Focusing on like denominators (same fractional unit) allows students to reinforce their understanding of the numerator as the count (which is increased or diminished during addition and subtraction) and the denominator as the fraction unit (what they were counting – e.g., fifths).
BACKGROUND
Prior to more formal exposure to fraction addition and subtraction, students need a solid understanding of fractions as quantity, as well as partwhole constructs of fractions (Petit, Laird & Marsden, 2010). A strong foundation in equivalence is also crucial to student understanding of addition and subtraction with fractions (Petit, Laird & Marsden, 2010) . When fluency with equivalent fractions is developed, students are better able to consider addition of unlike fractional units by first relating each quantity to a common unit (common denominator) (Empson & Levi, 2011). When students develop an understanding that the need for a common unit is universal for all addition and subtraction, they can more readily connect their understanding of whole number addition to other number systems, such as decimals and fractions, as well as algebraic operations. This increases student fluencyof addition and subtraction across all number systems.
Junior grade students should be exposed to tasks that allow them to understand fraction operations in connection to whole number operations, beginning with the provision of ample time to allow students to construct their own algorithms for the operations (Huinker, 1998; Brown & Quinn, 2006). By focusing on sensemaking early on, rather than memorization of an algorithm, students will be able to extend this learning into algebraic contexts in secondary and postsecondary studies (Brown & Quinn, 2006; see also Wu, 2001) and build fluency with meaning.
Several studies have shown “that if children are given the time to develop their own reasoning for at least three years without being taught standard algorithms for operations with fractions and ratios, then a dramatic increase in their reasoning abilities occurred, including their proportional thinking” (Brown & Quinn, 2006, p. 5, citing Lamon, 1999). The following two examples help us to see how student strategies for adding fractions can build from intuitions and familiarity with whole number operations. In these examples, students use models to add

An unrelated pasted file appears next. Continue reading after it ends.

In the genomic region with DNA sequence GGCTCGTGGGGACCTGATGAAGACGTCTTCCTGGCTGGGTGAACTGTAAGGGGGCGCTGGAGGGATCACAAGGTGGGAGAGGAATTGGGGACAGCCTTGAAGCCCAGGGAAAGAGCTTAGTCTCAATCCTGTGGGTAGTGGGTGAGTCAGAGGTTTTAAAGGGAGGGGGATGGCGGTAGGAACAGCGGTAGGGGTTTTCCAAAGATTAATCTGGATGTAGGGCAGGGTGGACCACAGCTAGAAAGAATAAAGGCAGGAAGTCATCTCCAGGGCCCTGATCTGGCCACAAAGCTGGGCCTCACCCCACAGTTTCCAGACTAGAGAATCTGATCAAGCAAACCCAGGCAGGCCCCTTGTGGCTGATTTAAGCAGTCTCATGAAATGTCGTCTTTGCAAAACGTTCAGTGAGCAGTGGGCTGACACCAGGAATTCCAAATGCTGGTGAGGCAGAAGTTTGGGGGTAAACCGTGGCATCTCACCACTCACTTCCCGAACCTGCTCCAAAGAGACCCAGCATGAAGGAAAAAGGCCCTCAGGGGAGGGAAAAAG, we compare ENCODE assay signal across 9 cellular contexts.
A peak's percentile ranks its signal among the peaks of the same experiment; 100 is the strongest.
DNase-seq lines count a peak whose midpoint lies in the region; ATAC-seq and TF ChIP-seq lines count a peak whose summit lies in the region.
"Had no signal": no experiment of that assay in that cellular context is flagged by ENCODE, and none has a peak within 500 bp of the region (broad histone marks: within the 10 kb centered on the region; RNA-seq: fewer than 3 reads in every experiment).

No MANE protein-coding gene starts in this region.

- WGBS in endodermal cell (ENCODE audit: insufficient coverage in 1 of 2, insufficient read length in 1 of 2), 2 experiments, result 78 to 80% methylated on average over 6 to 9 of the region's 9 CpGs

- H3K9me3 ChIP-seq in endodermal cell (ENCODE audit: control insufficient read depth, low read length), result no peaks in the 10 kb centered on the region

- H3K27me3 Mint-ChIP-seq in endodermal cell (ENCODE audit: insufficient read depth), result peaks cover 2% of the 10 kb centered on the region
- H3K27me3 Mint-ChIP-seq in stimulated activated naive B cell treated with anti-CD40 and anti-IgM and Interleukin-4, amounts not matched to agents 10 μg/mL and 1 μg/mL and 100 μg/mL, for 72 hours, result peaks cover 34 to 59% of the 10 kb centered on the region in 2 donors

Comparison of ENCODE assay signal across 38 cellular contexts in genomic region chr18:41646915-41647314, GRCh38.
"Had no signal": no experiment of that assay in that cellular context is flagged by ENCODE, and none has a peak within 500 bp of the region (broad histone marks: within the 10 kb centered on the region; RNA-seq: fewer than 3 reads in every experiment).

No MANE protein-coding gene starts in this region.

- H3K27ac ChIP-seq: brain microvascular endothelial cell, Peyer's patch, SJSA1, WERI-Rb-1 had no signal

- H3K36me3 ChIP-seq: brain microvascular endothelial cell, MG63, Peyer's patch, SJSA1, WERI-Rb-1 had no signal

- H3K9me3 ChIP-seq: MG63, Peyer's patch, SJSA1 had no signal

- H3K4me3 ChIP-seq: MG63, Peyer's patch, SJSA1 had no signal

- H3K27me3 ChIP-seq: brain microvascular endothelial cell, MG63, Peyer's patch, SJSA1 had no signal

2
/
5
+
1
/
5
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 A composition strategy: Recognizing that both fractions are referring to fifths, a student may choose to create a whole unit and partition it into fifths. They could then shade in each of the fractional values to determine what fraction of the whole is shaded. In this way, the student can see that
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5
+
1
/
5
=
3
/
5
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 An additive strategy: A student may identify 1 onefifth unit and then iterate it to create the two fractions. They would then consider what fraction of the whole is shaded, possibly by holding a visual of the unrepresented fraction of the whole. In this way, the student can see that
2
/
5
+
1
/
5
=
3
/
5
.
References:
Brown, G., & Quinn, R. J. (2006). Algebra students’ difficulty with fractions: An error analysis. Australian Mathematics Teacher, 62, 2840.
Empson, S. & Levi, L. (2011). Extending children’s mathematics: Fractions and decimals: Innovations in cognitively guided instruction. Portsmouth, NH: Heinemann. Pp. 178216.
Huinker, D. (1998). Letting fraction algorithms emerge through problem solving. In L. J. Morrow and M. J. Kenny (Eds.), The Teaching and Learning of Algorithms in School Mathematics (pp. 198203). Reston, VA: National Council of Teachers of Mathematics.Lamon, S. (1999). Teaching Fractions and Ratios for Understanding. Mahwah, N.J.: Lawrence Erlbaum Associates.
Moss, J. & Case, R. (1999). Developing children’s understanding of the rational numbers: A new model and an experimental curriculum. Journal for Research in Mathematics Education 30(2), 122147.
Petit, M., Laird, R., & Marsden, E. (2010). A focus on fractions. New York, NY: Routledge.

TASKS
Under Development